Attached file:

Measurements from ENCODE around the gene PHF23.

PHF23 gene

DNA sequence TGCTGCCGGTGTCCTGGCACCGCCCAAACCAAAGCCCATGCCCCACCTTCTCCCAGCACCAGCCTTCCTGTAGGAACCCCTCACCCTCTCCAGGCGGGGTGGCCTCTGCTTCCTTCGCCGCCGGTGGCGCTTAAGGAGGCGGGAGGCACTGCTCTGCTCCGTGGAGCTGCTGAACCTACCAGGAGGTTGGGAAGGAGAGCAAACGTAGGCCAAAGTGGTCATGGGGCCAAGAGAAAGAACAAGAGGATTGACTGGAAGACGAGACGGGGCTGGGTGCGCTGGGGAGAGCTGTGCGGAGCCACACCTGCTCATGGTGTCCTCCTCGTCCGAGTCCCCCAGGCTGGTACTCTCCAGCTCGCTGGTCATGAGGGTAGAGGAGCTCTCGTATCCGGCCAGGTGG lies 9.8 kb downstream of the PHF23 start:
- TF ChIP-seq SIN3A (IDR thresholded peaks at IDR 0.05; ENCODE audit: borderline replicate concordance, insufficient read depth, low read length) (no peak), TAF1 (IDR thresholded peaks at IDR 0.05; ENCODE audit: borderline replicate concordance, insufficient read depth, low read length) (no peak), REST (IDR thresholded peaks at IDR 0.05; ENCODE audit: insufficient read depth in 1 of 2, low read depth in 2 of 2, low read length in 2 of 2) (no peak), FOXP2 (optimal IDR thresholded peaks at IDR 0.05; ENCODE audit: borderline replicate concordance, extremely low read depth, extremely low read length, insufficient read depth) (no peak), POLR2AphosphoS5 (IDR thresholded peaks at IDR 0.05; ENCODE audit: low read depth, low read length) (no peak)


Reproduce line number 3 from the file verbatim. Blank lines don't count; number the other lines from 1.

DNA sequence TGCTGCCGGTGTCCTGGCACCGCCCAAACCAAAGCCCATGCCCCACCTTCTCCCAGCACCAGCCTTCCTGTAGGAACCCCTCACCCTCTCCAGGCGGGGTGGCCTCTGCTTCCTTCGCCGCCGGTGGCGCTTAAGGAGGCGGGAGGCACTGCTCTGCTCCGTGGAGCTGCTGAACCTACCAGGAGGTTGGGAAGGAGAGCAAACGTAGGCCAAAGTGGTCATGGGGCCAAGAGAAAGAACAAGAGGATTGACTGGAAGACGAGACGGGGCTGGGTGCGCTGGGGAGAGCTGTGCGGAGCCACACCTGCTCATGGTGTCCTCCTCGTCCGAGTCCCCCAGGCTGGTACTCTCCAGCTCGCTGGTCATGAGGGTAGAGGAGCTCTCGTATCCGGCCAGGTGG lies 9.8 kb downstream of the PHF23 start: